Liberalism and Its Discontents
I don’t think Francis Fukuyama is saying anything new in this little book, but what he does say is representative of a lot of mainstream elite thinking on the subject in ways that are worth taking note of.
A believer in classical liberalism, Fukuyama sees it as threatened on two fronts: from the Right by neoliberalism and libertarianism, which leads to gross inequality, and from the Left by the woke revolution and identity politics, which leads to social breakdown. Pulled to the Right the result is nationalist oligarchy or fascism, to the Left there is anarchy.
While I don’t like either extreme, I have trouble understanding the equivalence made between the different threats. Neoliberalism has been the dominant political and economic ideology, worldwide, for going on fifty years. And on the other hand we have the mobocracy of cancel culture, campus free speech drama, and Drag Queen Story Hour? The excesses of the Right and the collapse of democracies into illiberal authoritarianism continues apace, even while, as Fukuyama admits, “It does not appear at this moment that anything like the full progressive agenda is likely to be realized” in the U.S. or anywhere else.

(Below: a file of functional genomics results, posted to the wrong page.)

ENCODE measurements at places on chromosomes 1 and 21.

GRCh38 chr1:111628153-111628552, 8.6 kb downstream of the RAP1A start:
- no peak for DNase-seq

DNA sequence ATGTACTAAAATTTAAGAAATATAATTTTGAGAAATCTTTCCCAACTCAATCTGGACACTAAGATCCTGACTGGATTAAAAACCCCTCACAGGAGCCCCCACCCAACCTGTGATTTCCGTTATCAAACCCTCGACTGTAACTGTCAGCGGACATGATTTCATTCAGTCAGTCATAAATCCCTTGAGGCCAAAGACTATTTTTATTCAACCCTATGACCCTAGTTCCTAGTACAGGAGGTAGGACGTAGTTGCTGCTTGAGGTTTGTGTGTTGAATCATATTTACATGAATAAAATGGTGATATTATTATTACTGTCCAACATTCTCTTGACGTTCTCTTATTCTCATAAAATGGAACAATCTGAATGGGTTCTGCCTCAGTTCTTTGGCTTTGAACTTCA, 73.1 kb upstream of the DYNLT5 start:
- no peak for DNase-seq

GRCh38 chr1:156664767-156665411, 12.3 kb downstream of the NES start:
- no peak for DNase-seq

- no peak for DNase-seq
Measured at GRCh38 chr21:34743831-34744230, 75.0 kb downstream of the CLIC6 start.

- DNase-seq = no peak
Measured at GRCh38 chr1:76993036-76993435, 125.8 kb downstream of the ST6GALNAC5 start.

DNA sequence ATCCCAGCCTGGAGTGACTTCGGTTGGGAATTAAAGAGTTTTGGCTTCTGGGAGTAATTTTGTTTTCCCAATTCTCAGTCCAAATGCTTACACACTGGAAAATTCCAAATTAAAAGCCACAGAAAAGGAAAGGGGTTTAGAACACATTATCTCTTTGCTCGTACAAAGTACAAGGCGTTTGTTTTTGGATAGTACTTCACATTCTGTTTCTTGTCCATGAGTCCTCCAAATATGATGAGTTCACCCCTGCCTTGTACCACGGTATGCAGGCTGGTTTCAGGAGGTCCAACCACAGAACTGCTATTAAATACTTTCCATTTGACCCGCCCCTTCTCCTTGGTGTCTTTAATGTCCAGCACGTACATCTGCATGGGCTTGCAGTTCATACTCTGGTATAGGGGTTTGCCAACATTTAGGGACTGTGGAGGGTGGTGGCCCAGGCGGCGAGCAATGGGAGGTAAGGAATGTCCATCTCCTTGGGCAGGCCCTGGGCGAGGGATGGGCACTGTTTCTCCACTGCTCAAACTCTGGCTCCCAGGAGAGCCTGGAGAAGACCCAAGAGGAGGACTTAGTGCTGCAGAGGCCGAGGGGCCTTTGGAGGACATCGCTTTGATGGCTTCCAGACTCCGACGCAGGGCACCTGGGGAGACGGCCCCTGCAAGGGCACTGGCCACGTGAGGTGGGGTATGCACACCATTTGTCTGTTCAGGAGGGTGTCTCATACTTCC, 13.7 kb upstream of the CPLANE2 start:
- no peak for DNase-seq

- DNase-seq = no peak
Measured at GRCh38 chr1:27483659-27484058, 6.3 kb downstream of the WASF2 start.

This sort of both-sidesism is a kind of propaganda, with socialism and wokeism invoked as bogeymen by the Right to justify ever more extreme, reactionary policies. But there is no equivalence. The Right poses a very real threat to liberalism, democracy, and the rule of law, while the Left raises the spectre of culture wars that mostly exercise people in the media and universities. Fukuyama may sincerely believe that it is the undermining of “modes of cognition” and speech that is the most acute threat to liberalism today, but that’s only because he’s an academic.
The sins of the Right are grounded in vicious selfishness, those of the Left in cynical hypocrisy. The latter is despicable, and far from even being the debt vice pays to virtue, but it’s not as great a present danger.